BBC Music Magazine

Our Choices

The BBC Music Magazine team’s current favourites


Jeremy Pound Acting editor Having recently walked the 25-mile Cheltenham Circular Footpath with a group of friends on a very hot and sunny Sunday, I now have my sights firmly set on the 34 miles of the nearby Gustav Holst Way, named after my home town’s musical hero. Preparatio­n for the walk will, of course, include listening to Holst’s Cotswolds Symphony, evoking the glories of the Gloucester­shire countrysid­e, and also his Beni Mora, inspired by the composer’s own lengthy wanderings while on holiday in Algeria. Alice Pearson Cover CD editor

A member of the five Russian composers known as the ‘Mighty Handful’, César Cui (pictured above) is often overlooked as a composer. Unfairly so. He had an affinity for the piano, in particular,

and dedicated his 25 Preludes for Piano to various pianists and friends. In the dim-and-distant past, I tried to learn some of them myself so was glad to find a recording by the Finnish pianist Jouni Somero. Michael Beek Reviews editor One of the highlights in my family’s calendar is The Mountbatte­n Festival of Music at the Albert

Hall, usually to spot my cousin Charlotte on the clarinet! This year’s concert was streamed, but no less spectacula­r with 57 Royal Marines musicians and the ever-amazing Corps of Drums. I’m always bowled over by the talent on display.

Freya Parr Digital editor and staff writer Three concerts in two days? Yes please. The Manchester Collective’s immersive exhibition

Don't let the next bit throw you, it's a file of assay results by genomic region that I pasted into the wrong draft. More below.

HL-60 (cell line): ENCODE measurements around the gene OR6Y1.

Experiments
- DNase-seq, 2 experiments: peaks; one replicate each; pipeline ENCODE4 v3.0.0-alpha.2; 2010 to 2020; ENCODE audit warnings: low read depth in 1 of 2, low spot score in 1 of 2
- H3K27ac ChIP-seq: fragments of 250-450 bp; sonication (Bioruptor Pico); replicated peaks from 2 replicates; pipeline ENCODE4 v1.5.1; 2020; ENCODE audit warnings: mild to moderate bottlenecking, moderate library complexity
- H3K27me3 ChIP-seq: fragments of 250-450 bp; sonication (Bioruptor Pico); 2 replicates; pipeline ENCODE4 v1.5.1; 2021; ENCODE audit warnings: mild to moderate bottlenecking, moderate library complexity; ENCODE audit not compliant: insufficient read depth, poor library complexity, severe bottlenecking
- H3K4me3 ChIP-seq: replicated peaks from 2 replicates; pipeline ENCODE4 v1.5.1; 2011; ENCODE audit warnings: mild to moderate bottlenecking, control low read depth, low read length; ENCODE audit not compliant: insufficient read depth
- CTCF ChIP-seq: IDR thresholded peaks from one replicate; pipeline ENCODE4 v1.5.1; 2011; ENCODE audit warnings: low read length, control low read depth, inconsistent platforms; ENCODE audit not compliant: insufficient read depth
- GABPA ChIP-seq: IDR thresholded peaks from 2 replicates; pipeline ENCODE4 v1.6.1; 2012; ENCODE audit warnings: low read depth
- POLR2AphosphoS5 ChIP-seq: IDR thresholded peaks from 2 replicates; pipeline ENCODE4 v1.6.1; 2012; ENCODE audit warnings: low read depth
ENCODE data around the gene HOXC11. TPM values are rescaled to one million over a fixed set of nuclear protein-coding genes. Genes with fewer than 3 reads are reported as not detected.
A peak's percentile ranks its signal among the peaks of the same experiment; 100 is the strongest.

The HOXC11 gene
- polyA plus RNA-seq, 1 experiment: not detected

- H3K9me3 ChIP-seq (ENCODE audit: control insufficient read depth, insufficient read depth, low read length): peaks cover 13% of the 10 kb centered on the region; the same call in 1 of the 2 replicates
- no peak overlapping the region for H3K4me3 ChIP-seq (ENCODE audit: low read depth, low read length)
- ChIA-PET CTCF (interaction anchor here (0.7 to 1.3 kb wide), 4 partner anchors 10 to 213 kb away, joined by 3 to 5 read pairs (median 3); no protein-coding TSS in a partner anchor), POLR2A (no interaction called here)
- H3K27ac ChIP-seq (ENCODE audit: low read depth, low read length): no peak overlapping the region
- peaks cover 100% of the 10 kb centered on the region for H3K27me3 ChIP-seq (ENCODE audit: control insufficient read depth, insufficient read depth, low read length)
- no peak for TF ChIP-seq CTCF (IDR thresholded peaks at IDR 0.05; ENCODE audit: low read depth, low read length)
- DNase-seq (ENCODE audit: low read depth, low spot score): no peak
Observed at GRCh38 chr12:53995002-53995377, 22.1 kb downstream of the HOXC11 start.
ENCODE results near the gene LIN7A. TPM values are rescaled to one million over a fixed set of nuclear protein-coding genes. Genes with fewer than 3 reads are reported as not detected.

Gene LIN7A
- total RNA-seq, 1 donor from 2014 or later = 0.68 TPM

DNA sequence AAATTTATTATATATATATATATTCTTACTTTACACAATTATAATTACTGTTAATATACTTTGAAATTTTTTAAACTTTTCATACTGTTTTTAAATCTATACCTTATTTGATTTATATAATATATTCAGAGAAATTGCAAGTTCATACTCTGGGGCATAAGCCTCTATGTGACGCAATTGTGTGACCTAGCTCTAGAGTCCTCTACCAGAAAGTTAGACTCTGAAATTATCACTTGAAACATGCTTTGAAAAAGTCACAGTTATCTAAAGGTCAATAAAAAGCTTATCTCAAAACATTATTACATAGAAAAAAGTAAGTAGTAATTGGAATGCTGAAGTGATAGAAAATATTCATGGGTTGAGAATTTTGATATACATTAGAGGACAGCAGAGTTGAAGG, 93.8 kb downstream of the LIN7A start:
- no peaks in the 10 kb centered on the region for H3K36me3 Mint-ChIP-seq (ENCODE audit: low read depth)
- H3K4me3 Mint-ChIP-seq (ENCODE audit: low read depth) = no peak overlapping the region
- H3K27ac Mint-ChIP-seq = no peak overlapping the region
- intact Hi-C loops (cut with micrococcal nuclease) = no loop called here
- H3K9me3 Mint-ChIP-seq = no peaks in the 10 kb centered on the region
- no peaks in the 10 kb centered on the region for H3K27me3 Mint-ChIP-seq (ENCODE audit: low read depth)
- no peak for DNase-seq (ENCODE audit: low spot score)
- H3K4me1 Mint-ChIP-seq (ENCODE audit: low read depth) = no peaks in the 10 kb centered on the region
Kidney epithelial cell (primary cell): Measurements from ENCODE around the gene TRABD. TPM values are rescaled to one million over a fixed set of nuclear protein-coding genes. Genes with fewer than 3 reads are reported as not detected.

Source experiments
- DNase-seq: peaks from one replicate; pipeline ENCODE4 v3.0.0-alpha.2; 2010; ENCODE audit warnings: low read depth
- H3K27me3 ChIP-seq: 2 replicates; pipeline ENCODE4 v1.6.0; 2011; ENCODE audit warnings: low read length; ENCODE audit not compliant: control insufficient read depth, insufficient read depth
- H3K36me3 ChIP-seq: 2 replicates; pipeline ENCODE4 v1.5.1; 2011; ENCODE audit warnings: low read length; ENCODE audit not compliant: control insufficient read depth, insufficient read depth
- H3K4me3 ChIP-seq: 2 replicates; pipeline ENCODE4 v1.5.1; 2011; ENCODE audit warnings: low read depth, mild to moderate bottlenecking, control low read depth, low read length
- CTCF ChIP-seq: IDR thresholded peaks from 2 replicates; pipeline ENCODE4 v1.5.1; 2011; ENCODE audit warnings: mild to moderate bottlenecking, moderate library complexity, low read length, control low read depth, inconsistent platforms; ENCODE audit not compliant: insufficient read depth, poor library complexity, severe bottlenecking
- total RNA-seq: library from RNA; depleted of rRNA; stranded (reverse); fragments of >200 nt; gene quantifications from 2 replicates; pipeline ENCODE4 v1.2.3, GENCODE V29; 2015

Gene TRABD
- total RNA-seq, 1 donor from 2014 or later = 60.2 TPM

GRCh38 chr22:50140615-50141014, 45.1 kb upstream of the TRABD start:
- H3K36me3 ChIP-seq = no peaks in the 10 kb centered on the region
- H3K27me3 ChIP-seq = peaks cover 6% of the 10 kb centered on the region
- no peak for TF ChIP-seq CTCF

Dark Days, Luminous Nights in an old MOT garage whet my post-lockdown appetite, before I visited the Manchester Camerata’s astonishin­g new monastery residence. Their arrangemen­t of Caroline Shaw’s Entr’acte shimmered beautifull­y in the space. I then hot-footed it back to Bristol’s Arnolfini to hear a concert of new works played by the Birmingham Contempora­ry Music Group, then succumbed to exhaustion from all the excitement! Lucy Chaudhuri Online assistant

Anyone who has visited Covent Garden will know that music tends to waft out of the market and tempts you inside to sit and listen, preferably with a large glass of Pinot in hand. I was recently drawn in by an energetic string quartet and, though the wine was sadly absent, I paused to revel in some classical crowd-pleasers, from Vivaldi’s ‘Summer’ to the Game of Thrones theme and Pachelbel’s Canon. Sometimes it pays to play the tourist…

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